Apart from the conversion bits a few other things were done. Like opening the main cabin door a little (why not all the way? I don't know) which also meant scratch building an interior (a little generic as I struggled to find decent interior pictures but at least I got to do the black and yellow barber pole affairs that you can see through the windows). On the exterior some things needed filling in, quite a few of the little bumps needed either removing or repositioning and a few extra details that the set lacked were added, as was some fairly obvious wiring for the winch. The main rotor blades on on the Sea King fleet are now composite ones in place of the original metal ones which meant a bit of a mod job on the blades roots, some triangular bits of plastic card and some filler and a lot of sanding later and they looked more the part. Again I understand Aeroclub have just brought out a set of blades which I'm sure are more accurate than mine, but they aren't cheap! I also wired in some plumbing for the hydraulic rotor head (not enough, but it looks a little busier than the bare kit). The tailplane was shortened to the UK style, the bulge on the port side of the main rotor structure was added, whatever I noticed I tried to incorporate. But even having scoured the pictures for hours I still found some bits were wrong when it came to the masking process. Damn those photographs.....

Anything else? The paints were whatever seemed appropriate, the white is Humbrol (both a matt first coat and a second gloss white coat) the "green" is a very old tin of matt NATO Green by "Precision authentic military colour" which seems a very good match as far as I can make out (it should be Olive Drab B.S. 381C:298, find that if you can) and the interior grey is mostly another tin by "Precision", this time Dark Gull Grey. The markings were taken from wherever I could find them. For instance the "DANGER ->" on the tail rotor is made up of a piece of black decal strip, several bits of red decal strip on top, individual letters from a RAF codes sheet on top of that and arrows made up of more black strip. What fun!. Possibly worthy of mention are the IFOR markings. I was never going to find the right size and font in white (not for all four positions anyway!) so I thought I was going to have to do it all in masking tape and it wasn't going to look good. But while visiting a customer I noticed they had a vinyl cutting machine (for producing stick on graphics) and I realised I could use that. I took a scan of the lettering into Illustrator, traced round the letters and made up a page of lots of different sizes of IFOR and output it on the vinyl cutter. Then I used these letters as part of the masking before shooting the green. Worked fairly well, MUCH better than I would have done with tape. Finally I scanned the Royal Navy emblem, printed it at various sizes on some stick on tattoo material I had and applied that to the crew entrance door. Looks OK but one day I will do it on proper decal sheet I promise.....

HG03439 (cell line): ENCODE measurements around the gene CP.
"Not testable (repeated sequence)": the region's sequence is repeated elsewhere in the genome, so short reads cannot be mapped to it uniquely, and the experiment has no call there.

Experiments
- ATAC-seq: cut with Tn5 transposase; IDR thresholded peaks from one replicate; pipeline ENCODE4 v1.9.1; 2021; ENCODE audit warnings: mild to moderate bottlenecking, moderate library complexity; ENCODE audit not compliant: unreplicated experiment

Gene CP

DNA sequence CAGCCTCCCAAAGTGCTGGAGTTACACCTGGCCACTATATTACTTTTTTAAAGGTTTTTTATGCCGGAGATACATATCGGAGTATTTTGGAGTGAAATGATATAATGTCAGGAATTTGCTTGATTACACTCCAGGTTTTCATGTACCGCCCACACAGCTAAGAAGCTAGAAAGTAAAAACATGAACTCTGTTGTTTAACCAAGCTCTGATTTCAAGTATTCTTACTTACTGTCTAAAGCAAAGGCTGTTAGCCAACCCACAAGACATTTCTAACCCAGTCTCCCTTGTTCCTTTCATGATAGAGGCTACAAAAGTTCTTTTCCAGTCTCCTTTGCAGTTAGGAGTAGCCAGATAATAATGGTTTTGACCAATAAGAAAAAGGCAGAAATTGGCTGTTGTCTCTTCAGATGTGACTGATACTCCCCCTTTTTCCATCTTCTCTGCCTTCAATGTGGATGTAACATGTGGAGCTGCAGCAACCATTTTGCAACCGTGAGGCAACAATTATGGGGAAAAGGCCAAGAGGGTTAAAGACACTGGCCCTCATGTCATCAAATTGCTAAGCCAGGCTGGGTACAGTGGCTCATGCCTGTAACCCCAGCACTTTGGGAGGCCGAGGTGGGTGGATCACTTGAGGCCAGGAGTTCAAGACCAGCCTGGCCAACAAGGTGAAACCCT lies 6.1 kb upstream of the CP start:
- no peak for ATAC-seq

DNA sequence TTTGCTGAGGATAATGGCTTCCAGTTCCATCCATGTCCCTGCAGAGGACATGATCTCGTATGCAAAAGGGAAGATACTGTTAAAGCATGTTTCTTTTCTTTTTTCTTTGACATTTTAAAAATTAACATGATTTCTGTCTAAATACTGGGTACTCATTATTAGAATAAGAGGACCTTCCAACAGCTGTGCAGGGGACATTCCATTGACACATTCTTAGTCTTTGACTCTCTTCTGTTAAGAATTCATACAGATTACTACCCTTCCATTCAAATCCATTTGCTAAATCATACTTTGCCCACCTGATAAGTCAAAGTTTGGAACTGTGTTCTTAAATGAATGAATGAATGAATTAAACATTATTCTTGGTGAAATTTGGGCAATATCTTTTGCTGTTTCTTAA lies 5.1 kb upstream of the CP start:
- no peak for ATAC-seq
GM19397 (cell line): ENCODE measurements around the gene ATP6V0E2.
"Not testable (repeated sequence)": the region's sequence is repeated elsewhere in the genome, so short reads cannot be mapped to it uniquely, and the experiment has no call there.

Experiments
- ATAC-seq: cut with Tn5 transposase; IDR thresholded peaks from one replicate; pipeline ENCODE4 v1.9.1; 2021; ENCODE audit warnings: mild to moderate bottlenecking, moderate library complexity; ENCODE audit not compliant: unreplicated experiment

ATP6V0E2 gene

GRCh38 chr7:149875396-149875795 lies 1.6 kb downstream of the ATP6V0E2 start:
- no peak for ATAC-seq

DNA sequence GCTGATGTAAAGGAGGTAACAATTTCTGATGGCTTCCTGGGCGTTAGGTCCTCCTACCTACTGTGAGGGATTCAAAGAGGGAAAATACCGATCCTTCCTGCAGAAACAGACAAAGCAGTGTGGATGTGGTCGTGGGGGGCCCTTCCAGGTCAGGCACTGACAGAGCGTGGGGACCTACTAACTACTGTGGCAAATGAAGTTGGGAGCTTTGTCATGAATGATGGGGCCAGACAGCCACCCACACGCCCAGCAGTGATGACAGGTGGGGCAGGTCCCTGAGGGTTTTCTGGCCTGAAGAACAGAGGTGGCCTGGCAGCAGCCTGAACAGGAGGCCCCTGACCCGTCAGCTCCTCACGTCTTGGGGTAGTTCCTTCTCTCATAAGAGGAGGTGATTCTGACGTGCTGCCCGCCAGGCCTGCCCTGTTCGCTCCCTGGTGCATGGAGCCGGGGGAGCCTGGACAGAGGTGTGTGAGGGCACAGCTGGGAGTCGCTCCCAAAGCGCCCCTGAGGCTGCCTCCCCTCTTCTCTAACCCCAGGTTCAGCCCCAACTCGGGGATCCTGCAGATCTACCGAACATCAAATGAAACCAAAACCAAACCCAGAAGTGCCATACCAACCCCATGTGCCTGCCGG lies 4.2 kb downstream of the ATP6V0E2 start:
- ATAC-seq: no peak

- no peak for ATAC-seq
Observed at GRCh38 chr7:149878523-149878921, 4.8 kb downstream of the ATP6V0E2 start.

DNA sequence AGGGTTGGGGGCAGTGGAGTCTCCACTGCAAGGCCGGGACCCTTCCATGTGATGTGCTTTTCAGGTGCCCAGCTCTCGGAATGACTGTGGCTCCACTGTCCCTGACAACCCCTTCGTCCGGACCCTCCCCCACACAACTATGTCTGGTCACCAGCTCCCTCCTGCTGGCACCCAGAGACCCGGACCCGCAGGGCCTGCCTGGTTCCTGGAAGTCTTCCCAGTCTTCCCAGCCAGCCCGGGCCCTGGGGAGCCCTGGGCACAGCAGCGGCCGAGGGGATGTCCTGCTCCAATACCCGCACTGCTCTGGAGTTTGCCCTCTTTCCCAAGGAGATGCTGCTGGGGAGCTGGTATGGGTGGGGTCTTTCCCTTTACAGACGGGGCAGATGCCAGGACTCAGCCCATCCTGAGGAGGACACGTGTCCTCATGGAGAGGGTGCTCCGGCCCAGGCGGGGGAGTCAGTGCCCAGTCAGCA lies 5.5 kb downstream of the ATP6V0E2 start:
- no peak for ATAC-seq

I think that's all. Suffice it to say that the Hasegawa kit is obviously very nice and the Flightpath conversion makes for something a little different. I won't tell you all the horrors (and this kit has had more than its fair share) because they're still too recent and I'll leave you to spot the other mistakes I'm not telling you about. Its finished. It'll do. 

References: Aeroguide 10 - Westland Sea King HAR Mk3 and my photos from various IATs. If anyone else is tempted by this scheme I'll be happy to provide scans of the photos I have. Worth pointing out that the different a/c have fairly different paint jobs and that's why I did "E", it's the one I have most pics of. Also Hannants were recently selling the Hasegawa Sea King at a sale price of £19.99, so if that's still on by the time you read this, go for it.

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Last updated 04 November 2007


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July 2009, Milton Keynes Scale Model Club